Large chunk of iceberg spills billions of tons of water into the ocean

In 2017, one of the largest icebergs in the world – iceberg A-68 in Antarctica – followed the path of all the boy bands and broke up. The solo career of one of the pieces of this huge block of ice, A-68a, was heartbreaking. The ancient piece of pack ice, which once spanned 2,240 square miles and 761 feet thick, drifted dangerously close to South Georgia Island – threatening to scrape the seabed in the process – before finally turn off. But, while the main crisis was averted when the iceberg missed South Georgia and managed to avoid getting stuck, the impact of this massive displaced block of ice is only just beginning to be understood.

On Thursday, the European Space Agency revealed that the A-68a had flooded the ocean. As the iceberg melts from the warmer waters it currently rests in, it released 168 billion tons of fresh water. According to the University of Leeds, that’s about 20 times the amount of water that fills Loch Ness, more than it would take to fill 61 million Olympic swimming pools. It’s a lot.

It’s also not great for the surrounding ecosystems in South Georgia. While the melt, which was identified by the Center for Polar Observation and Modeling (CPOM) and the British Antarctic Survey (BAS) via satellite measurements, was likely necessary to prevent the iceberg from scraping the seabed and causing irreparable damage is also causing new problems. Packed in all that fresh water is a whole bunch of ocean nutrients that aren’t native to the sensitive ecosystem surrounding South Georgia.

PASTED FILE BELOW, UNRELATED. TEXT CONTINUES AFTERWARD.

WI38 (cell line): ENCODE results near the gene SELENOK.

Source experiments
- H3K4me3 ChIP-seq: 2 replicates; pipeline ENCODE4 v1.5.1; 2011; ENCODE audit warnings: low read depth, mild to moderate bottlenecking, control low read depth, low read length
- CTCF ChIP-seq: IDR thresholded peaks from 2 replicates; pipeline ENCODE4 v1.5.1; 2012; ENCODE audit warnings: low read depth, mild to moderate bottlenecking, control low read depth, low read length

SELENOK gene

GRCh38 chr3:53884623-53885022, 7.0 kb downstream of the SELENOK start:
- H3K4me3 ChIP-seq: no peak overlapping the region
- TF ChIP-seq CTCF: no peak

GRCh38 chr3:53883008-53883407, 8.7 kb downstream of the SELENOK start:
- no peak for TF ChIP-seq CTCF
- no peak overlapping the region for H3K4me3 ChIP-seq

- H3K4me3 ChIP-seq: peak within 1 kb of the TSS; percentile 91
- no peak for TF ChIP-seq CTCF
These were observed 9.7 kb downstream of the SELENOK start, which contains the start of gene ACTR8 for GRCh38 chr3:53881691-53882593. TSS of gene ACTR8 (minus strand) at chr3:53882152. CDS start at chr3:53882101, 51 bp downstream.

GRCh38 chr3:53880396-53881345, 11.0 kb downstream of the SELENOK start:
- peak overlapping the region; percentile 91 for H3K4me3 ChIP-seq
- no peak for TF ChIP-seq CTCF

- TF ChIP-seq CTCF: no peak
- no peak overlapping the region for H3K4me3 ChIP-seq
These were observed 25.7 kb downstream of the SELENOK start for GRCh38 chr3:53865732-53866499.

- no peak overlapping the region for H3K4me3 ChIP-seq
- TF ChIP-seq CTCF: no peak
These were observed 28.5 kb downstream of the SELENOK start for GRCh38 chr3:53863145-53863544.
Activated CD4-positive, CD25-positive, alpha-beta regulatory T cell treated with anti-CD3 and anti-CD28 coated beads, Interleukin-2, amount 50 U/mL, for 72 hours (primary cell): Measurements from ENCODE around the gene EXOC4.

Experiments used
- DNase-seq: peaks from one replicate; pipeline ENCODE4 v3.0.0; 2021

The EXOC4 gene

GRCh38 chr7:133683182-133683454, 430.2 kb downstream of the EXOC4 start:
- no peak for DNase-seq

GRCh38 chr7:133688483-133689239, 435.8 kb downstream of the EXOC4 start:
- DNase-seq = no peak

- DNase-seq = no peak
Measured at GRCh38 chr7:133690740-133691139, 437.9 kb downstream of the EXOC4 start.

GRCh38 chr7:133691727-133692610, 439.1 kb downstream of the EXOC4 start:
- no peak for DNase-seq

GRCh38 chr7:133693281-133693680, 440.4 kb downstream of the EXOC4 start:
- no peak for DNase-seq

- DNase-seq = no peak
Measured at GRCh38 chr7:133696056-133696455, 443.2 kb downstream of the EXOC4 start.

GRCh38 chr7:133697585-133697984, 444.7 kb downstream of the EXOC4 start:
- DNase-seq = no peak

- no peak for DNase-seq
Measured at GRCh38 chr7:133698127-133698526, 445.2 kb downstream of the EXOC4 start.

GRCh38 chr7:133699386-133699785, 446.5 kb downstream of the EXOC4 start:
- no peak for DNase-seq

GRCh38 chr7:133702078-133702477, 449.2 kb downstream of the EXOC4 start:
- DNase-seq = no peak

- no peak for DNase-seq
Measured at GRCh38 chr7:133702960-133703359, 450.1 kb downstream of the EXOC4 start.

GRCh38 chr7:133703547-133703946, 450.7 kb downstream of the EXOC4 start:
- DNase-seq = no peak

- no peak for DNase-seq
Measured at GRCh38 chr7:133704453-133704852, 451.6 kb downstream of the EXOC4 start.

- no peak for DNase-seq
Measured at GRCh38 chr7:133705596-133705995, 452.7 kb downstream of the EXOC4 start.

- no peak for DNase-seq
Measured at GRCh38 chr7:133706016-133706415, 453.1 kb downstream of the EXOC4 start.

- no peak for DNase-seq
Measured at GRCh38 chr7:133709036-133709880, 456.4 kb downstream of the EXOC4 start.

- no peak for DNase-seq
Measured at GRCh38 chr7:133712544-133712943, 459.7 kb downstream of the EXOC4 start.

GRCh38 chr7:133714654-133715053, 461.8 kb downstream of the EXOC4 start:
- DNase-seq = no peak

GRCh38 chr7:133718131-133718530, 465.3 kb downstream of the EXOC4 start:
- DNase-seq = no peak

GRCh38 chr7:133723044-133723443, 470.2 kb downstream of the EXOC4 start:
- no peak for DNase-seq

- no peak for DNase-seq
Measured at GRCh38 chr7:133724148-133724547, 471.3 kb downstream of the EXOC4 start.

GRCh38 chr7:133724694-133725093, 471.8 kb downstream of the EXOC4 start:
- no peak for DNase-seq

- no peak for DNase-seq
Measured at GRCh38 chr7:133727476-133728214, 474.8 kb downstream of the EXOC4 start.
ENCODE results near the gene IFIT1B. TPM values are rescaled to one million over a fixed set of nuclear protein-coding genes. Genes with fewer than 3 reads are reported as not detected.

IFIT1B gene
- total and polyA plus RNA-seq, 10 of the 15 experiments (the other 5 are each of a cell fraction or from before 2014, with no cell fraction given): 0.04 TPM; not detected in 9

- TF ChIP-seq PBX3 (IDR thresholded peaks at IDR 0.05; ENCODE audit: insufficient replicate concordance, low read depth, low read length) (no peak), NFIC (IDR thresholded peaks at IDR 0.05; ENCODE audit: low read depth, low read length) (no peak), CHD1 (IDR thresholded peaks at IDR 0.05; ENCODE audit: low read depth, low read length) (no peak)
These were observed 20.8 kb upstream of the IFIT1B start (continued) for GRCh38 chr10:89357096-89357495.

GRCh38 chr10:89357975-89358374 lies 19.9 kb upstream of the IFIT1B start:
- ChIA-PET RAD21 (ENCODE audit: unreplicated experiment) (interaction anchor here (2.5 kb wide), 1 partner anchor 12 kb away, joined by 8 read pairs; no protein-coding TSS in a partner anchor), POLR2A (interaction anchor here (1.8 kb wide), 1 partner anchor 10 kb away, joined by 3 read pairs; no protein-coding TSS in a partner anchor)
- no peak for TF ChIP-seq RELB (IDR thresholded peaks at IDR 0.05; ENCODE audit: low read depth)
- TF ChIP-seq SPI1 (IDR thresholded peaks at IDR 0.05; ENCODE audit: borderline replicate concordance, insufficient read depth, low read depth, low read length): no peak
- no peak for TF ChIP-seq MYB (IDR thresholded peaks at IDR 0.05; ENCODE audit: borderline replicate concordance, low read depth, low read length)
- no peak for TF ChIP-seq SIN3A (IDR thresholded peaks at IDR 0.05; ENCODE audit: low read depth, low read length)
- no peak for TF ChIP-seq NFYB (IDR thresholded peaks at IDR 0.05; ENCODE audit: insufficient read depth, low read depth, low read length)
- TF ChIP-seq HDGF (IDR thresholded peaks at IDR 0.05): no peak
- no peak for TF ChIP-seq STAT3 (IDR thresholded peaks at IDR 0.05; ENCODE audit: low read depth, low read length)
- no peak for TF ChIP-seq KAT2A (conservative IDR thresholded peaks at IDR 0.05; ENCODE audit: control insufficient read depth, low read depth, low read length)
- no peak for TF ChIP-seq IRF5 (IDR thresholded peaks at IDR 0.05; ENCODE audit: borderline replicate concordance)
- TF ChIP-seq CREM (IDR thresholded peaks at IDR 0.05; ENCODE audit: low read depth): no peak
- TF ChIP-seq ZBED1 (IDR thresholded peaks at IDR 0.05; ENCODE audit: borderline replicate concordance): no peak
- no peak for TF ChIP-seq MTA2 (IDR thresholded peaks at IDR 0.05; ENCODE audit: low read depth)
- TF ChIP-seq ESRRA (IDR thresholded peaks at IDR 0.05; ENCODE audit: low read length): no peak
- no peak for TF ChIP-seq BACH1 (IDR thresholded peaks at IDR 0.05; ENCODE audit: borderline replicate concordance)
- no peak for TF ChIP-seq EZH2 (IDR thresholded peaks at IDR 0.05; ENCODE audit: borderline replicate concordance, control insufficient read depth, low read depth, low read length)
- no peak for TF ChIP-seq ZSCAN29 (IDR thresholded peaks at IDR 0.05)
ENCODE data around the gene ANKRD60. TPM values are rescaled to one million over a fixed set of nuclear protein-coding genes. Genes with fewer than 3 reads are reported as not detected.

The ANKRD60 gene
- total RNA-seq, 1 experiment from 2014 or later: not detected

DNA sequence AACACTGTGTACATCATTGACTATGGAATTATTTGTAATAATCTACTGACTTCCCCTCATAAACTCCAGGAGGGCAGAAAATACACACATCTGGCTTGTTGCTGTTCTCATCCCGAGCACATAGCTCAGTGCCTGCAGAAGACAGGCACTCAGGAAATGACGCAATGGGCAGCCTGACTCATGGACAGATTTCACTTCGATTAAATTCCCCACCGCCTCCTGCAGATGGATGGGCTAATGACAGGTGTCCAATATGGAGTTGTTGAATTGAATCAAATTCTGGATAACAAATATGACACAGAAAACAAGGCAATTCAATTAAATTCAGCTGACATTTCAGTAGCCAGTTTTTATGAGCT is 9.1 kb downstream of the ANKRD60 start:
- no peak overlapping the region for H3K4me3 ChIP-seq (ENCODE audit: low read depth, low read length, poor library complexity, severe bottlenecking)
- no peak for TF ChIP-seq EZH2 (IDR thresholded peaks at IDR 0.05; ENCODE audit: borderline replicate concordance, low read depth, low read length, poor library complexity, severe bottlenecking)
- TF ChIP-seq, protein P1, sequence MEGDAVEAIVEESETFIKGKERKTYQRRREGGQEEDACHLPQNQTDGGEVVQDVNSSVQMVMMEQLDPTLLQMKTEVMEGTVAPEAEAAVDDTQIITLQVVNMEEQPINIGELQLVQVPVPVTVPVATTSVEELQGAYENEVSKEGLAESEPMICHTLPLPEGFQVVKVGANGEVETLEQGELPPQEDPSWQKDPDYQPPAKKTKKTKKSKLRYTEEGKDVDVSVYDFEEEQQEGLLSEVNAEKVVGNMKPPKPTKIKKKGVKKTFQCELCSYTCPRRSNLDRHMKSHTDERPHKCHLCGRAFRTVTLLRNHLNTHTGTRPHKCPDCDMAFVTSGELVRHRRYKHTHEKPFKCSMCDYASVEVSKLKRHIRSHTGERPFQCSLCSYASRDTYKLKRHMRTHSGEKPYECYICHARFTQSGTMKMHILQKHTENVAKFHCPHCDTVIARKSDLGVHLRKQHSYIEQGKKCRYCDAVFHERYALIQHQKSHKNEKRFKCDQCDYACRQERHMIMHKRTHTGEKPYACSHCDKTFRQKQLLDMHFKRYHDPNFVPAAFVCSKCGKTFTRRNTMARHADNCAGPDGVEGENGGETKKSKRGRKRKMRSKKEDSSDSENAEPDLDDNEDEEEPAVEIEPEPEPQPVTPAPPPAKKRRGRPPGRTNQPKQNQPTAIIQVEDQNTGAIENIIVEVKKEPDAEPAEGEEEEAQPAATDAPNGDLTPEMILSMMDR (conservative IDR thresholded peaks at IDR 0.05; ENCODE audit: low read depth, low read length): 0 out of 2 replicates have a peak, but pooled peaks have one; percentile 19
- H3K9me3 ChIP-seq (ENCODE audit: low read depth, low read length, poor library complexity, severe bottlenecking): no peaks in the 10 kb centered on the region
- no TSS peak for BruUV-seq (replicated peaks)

The small island is surprisingly dense with endangered and endangered species. It is home to seals, penguins and birds and serves as a feeding ground for migrating whales. The sudden influx of lots and lots of water containing unknown nutrients is going to have an impact on these creatures and their surroundings – although researchers aren’t sure whether it will be a net positive or potentially destructive. Some experts have suggested that the dust in the ice could help fertilize plankton and improve food availability in the region. The ESA noted that the water discharge “[influence] local ocean circulation,” and which scientists will need to continue monitoring to track the effects.

What ultimately happens with the A-68a matters, as it likely won’t be the last rogue iceberg to smash its way into uncharted territory. The researchers noted that the path the ancient ice shelf block ended up taking could also be the path that future iceberg shards will follow, and these will similarly affect the oceans in which they occur. meet up. With A-68a, we are essentially living a scientific experiment. Hopefully it will have positive effects.

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